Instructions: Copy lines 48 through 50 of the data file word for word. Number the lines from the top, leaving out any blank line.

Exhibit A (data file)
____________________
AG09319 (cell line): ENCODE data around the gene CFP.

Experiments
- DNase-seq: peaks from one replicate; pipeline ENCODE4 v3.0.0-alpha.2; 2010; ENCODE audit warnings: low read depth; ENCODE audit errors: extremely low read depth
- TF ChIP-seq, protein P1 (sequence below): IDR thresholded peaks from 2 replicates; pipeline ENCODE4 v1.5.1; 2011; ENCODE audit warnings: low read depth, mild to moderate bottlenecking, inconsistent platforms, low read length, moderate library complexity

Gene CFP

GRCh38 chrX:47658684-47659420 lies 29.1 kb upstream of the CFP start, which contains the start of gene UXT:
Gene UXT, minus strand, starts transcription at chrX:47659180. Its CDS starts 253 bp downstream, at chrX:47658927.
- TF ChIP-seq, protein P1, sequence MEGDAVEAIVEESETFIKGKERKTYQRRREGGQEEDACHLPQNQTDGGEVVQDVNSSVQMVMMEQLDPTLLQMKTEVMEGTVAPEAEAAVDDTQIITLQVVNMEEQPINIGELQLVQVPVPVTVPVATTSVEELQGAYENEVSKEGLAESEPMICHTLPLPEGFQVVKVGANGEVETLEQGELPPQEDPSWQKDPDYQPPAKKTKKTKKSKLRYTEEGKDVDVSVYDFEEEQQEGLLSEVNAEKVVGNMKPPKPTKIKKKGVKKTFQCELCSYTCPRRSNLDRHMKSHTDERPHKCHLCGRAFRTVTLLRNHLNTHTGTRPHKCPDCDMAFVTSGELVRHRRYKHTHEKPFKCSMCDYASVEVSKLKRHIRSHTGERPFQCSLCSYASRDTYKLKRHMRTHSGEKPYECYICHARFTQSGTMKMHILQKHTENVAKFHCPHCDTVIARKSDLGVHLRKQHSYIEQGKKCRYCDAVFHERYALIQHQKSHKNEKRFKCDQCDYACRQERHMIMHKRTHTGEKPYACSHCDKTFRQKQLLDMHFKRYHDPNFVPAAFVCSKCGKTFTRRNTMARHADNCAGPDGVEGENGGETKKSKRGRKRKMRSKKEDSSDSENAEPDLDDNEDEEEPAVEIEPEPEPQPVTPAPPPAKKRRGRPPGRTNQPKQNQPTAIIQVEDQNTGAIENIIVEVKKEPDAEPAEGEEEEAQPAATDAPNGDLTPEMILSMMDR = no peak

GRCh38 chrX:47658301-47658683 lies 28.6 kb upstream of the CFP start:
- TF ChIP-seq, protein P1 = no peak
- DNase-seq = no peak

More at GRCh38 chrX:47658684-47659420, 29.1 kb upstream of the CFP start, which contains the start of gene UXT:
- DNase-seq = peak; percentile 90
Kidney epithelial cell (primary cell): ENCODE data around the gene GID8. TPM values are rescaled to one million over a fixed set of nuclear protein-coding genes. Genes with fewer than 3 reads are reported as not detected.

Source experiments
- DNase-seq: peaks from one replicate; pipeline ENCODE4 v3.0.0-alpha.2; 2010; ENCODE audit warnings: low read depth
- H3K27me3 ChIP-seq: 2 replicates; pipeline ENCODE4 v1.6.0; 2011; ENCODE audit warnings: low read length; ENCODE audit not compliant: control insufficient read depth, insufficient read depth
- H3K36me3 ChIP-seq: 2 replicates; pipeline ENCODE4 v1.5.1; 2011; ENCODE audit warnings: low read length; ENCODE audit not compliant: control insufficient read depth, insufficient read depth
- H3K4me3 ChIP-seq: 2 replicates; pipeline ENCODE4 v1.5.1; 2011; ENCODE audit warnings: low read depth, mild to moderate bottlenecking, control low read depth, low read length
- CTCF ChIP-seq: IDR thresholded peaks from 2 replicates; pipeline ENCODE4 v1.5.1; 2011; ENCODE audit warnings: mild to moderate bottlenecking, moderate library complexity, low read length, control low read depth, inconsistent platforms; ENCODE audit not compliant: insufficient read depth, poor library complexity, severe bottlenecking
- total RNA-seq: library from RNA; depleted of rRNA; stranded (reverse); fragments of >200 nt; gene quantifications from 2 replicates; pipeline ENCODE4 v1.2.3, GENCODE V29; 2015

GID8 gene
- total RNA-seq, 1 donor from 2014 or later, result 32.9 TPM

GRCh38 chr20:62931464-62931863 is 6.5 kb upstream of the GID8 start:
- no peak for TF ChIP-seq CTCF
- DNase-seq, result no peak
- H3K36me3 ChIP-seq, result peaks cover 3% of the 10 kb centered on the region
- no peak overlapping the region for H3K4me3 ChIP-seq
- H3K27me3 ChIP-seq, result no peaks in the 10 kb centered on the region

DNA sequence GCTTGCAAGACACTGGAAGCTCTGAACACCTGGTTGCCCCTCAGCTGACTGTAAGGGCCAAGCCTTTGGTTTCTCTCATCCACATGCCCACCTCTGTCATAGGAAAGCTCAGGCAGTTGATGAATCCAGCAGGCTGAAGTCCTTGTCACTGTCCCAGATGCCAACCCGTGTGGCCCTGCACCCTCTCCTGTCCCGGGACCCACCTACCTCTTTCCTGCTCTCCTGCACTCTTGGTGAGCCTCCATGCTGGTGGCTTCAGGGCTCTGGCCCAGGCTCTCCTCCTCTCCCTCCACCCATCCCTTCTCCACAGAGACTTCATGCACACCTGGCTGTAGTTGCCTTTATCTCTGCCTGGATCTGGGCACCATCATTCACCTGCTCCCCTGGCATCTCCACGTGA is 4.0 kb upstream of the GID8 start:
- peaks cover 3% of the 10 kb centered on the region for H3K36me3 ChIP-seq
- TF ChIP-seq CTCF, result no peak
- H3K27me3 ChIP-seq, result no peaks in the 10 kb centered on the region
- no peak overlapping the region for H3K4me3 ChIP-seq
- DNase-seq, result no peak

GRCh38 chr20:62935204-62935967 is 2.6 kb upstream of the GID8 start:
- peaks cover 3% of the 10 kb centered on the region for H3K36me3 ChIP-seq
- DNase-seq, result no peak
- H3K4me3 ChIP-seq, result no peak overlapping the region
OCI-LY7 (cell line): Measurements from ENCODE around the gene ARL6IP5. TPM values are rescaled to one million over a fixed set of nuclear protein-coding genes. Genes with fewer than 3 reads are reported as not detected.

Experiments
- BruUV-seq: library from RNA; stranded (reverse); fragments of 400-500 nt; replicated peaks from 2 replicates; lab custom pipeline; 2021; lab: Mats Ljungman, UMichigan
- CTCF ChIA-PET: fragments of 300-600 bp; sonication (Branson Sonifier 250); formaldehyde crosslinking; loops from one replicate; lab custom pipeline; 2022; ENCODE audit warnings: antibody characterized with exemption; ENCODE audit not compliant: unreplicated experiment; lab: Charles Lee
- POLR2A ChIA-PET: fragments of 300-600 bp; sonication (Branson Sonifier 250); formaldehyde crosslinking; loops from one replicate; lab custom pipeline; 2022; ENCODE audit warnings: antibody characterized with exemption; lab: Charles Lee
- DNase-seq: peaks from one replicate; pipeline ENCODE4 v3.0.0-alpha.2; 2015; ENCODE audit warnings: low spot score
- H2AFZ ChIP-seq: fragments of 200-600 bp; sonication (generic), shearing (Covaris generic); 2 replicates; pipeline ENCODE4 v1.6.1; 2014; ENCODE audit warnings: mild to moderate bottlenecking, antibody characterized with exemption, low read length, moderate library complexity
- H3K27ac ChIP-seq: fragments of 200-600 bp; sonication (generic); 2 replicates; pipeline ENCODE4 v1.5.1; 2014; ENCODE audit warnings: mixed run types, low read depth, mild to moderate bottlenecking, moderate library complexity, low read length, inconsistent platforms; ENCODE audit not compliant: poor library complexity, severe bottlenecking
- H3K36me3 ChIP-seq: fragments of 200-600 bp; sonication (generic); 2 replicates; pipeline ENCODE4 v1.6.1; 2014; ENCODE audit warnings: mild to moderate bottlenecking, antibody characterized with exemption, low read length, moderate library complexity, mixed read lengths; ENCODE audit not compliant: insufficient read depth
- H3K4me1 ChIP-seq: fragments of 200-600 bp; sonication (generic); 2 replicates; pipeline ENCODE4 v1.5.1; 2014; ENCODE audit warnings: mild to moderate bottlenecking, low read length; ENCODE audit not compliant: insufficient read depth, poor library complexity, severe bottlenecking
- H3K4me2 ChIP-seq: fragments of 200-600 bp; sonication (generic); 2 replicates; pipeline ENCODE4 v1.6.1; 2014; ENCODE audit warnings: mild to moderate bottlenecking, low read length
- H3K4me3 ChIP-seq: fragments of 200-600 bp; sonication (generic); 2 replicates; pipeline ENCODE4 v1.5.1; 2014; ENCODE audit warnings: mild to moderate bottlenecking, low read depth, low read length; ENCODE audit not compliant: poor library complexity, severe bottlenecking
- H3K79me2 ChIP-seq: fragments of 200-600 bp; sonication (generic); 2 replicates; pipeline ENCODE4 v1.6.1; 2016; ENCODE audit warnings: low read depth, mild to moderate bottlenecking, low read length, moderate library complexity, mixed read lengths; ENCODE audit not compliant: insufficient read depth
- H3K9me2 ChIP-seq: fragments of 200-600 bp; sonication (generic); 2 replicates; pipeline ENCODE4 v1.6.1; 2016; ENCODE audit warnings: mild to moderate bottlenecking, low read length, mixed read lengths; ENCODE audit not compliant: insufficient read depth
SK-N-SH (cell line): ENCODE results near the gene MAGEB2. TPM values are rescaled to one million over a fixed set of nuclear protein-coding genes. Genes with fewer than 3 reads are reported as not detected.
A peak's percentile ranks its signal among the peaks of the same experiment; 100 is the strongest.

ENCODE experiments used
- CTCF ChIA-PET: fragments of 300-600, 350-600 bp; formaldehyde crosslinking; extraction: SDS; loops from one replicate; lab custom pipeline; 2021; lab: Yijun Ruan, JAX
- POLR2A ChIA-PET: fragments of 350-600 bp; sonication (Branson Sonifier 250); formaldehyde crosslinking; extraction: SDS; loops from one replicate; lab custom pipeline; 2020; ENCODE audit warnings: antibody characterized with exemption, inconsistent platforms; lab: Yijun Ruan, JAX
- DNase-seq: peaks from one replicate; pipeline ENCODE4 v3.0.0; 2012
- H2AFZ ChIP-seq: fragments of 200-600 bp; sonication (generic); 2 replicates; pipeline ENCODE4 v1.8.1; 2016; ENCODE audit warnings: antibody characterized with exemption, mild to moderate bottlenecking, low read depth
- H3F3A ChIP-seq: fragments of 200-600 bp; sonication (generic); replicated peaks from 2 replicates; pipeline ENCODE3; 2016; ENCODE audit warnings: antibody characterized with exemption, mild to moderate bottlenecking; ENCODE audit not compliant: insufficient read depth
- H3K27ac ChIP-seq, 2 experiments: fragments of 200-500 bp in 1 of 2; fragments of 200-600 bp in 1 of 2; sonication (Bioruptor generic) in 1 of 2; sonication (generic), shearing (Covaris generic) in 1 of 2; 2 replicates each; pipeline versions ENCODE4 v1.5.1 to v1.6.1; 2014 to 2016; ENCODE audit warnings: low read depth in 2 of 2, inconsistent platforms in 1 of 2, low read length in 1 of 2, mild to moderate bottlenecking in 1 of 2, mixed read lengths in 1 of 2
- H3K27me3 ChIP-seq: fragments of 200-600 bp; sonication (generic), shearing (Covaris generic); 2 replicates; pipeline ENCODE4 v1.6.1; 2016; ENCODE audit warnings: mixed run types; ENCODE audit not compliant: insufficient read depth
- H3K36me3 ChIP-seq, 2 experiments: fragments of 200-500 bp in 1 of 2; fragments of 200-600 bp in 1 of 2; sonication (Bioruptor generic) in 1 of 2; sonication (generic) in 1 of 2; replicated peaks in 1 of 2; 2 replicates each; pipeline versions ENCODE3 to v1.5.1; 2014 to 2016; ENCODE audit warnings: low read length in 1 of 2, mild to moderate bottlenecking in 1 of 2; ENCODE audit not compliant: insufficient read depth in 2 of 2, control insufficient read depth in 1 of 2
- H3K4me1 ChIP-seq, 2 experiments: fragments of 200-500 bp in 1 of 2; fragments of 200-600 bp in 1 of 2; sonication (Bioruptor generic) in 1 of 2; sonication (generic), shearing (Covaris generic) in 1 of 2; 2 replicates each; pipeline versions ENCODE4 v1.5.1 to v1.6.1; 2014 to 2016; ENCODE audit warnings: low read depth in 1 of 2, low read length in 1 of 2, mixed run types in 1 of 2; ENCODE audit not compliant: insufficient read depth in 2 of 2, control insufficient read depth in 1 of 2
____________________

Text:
- H3K36me3 ChIP-seq: fragments of 200-600 bp; sonication (generic); 2 replicates; pipeline ENCODE4 v1.6.1; 2014; ENCODE audit warnings: mild to moderate bottlenecking, antibody characterized with exemption, low read length, moderate library complexity, mixed read lengths; ENCODE audit not compliant: insufficient read depth
- H3K4me1 ChIP-seq: fragments of 200-600 bp; sonication (generic); 2 replicates; pipeline ENCODE4 v1.5.1; 2014; ENCODE audit warnings: mild to moderate bottlenecking, low read length; ENCODE audit not compliant: insufficient read depth, poor library complexity, severe bottlenecking
- H3K4me2 ChIP-seq: fragments of 200-600 bp; sonication (generic); 2 replicates; pipeline ENCODE4 v1.6.1; 2014; ENCODE audit warnings: mild to moderate bottlenecking, low read length